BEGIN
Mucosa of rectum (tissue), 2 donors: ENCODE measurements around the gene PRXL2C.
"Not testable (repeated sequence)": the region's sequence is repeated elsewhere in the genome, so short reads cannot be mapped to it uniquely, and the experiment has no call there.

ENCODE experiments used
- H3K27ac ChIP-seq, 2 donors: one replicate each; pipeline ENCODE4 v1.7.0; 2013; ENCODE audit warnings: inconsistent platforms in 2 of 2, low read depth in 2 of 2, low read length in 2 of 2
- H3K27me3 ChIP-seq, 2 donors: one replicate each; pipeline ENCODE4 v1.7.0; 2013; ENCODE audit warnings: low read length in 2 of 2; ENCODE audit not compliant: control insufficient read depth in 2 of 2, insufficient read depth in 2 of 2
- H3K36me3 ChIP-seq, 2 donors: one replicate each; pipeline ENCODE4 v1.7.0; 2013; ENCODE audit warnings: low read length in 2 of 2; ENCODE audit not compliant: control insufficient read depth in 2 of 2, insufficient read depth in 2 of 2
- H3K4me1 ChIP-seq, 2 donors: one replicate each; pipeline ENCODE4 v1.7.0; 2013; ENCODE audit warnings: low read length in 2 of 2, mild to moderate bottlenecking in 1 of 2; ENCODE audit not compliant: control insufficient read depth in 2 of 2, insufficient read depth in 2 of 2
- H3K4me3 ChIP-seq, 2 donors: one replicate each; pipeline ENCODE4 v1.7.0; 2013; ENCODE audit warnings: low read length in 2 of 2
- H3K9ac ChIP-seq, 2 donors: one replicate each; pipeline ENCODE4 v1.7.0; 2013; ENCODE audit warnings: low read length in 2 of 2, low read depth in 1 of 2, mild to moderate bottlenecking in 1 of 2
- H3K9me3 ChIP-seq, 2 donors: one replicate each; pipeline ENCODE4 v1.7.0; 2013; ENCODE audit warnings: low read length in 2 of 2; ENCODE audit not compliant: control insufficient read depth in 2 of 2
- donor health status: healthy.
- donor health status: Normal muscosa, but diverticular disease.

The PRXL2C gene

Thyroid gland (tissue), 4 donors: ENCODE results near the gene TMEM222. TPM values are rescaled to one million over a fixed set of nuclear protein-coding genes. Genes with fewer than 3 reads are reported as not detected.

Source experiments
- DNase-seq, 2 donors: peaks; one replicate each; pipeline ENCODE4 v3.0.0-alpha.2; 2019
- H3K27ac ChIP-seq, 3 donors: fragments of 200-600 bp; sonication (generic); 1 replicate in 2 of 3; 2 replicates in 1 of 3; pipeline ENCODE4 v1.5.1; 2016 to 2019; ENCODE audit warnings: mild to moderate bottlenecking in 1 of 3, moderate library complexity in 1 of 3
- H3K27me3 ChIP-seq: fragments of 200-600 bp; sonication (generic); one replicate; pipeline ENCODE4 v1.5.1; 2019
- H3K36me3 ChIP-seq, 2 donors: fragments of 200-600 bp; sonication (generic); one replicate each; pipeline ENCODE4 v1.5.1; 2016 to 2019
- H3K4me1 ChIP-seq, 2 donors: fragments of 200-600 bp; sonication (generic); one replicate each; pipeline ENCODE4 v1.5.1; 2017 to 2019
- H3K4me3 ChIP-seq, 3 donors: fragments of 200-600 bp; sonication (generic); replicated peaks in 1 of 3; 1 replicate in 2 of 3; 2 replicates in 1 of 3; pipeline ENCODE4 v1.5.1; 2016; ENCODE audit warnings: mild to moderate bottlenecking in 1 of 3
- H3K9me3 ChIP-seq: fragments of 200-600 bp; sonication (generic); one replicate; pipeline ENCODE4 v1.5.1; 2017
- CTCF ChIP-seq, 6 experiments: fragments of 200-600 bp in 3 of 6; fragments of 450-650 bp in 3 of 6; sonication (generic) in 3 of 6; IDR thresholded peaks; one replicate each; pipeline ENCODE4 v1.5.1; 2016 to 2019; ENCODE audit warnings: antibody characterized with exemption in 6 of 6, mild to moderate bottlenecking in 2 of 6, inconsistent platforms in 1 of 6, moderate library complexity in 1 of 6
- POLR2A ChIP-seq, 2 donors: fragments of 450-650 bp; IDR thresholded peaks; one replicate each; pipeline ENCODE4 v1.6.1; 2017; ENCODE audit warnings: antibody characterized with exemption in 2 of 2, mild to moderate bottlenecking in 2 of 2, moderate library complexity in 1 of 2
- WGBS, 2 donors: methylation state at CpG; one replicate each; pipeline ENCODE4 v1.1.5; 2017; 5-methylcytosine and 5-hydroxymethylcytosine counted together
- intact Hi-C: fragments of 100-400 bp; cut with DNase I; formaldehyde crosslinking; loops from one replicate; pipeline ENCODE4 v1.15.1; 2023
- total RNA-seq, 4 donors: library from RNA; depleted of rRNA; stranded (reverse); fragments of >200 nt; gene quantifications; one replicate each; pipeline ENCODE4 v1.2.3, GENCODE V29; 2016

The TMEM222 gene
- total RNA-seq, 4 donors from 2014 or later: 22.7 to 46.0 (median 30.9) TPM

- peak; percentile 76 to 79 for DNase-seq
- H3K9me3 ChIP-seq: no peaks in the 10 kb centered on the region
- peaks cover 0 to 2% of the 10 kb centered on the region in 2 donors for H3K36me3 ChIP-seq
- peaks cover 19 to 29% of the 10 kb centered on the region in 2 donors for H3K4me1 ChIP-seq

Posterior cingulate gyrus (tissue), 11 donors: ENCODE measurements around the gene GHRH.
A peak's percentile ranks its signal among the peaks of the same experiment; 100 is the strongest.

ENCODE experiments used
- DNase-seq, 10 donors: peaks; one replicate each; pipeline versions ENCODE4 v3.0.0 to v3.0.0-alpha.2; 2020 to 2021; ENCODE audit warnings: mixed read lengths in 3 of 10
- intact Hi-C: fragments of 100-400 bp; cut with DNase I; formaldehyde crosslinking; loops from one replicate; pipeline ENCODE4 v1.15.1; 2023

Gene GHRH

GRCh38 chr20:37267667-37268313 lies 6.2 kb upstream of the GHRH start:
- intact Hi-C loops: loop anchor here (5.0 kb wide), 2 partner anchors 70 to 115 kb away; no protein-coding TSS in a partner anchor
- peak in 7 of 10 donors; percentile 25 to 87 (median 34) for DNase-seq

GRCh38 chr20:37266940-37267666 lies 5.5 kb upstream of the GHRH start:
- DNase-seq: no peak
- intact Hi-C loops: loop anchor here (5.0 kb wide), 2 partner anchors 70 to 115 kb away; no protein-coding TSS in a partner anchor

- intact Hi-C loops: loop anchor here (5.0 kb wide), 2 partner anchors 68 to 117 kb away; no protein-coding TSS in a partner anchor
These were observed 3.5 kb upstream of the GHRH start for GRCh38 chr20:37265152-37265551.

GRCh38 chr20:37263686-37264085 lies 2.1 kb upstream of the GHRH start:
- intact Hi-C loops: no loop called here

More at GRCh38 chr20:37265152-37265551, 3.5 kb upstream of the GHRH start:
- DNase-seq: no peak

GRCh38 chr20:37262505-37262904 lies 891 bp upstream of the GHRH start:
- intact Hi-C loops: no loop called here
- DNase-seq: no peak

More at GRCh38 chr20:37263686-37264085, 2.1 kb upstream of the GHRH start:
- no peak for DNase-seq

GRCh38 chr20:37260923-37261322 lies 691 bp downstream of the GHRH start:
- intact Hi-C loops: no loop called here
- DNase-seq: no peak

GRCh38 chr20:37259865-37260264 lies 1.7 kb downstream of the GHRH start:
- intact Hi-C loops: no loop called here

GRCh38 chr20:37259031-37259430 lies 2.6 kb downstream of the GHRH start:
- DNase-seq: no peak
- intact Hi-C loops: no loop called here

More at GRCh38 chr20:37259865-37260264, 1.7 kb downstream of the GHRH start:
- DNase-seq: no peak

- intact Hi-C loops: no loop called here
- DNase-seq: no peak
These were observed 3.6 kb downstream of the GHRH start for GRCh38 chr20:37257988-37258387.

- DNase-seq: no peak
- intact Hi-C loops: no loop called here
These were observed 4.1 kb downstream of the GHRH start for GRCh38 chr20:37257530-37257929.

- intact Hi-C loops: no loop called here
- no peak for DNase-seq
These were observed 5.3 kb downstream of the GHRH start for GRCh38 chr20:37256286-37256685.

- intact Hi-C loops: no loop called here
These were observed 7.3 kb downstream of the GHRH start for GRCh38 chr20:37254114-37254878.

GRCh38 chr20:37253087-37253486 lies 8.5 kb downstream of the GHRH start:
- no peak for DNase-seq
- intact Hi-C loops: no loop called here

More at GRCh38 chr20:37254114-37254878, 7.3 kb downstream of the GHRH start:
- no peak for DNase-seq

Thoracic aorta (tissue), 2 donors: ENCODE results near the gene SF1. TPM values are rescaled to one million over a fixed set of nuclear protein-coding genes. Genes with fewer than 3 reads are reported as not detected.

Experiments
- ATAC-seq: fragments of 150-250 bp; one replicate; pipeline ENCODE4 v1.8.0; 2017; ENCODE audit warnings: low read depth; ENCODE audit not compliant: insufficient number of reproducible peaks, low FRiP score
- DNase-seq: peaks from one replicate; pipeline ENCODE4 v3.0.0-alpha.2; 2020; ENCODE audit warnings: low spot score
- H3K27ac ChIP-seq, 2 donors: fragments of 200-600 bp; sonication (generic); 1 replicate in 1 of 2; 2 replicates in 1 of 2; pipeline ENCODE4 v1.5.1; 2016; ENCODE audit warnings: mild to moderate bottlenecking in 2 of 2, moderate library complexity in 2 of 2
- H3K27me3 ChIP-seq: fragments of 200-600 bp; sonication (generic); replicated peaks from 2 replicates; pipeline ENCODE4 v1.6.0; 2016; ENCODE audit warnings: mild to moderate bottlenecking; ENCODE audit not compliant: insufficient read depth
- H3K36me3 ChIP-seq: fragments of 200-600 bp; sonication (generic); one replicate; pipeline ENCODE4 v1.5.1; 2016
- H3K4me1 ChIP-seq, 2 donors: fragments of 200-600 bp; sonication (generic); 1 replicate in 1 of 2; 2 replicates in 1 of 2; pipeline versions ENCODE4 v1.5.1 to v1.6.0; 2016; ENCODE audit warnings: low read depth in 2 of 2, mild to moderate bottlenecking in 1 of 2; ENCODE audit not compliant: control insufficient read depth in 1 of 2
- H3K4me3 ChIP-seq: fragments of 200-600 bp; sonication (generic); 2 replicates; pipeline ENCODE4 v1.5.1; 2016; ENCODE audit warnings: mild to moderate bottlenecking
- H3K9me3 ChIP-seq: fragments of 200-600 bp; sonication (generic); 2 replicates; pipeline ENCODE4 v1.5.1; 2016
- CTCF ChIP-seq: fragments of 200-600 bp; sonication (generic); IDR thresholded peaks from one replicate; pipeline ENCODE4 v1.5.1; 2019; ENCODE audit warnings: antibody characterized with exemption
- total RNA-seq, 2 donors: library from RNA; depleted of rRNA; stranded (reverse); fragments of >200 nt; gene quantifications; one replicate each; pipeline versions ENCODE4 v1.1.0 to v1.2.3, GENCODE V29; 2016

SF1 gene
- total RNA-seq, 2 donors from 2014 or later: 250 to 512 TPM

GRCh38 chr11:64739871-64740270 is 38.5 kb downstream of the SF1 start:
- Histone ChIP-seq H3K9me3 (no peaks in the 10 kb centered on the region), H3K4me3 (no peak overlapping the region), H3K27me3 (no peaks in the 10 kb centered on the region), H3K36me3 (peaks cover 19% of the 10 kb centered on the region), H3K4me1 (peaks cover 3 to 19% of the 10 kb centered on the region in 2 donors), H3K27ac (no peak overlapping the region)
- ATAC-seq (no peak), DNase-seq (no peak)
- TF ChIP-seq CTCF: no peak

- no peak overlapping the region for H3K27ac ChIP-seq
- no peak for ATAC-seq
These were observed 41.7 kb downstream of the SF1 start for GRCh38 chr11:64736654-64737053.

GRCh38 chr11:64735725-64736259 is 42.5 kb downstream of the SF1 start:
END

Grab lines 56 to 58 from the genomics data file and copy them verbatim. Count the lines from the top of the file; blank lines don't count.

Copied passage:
- no peak for DNase-seq

GRCh38 chr20:37260923-37261322 lies 691 bp downstream of the GHRH start:
- intact Hi-C loops: no loop called here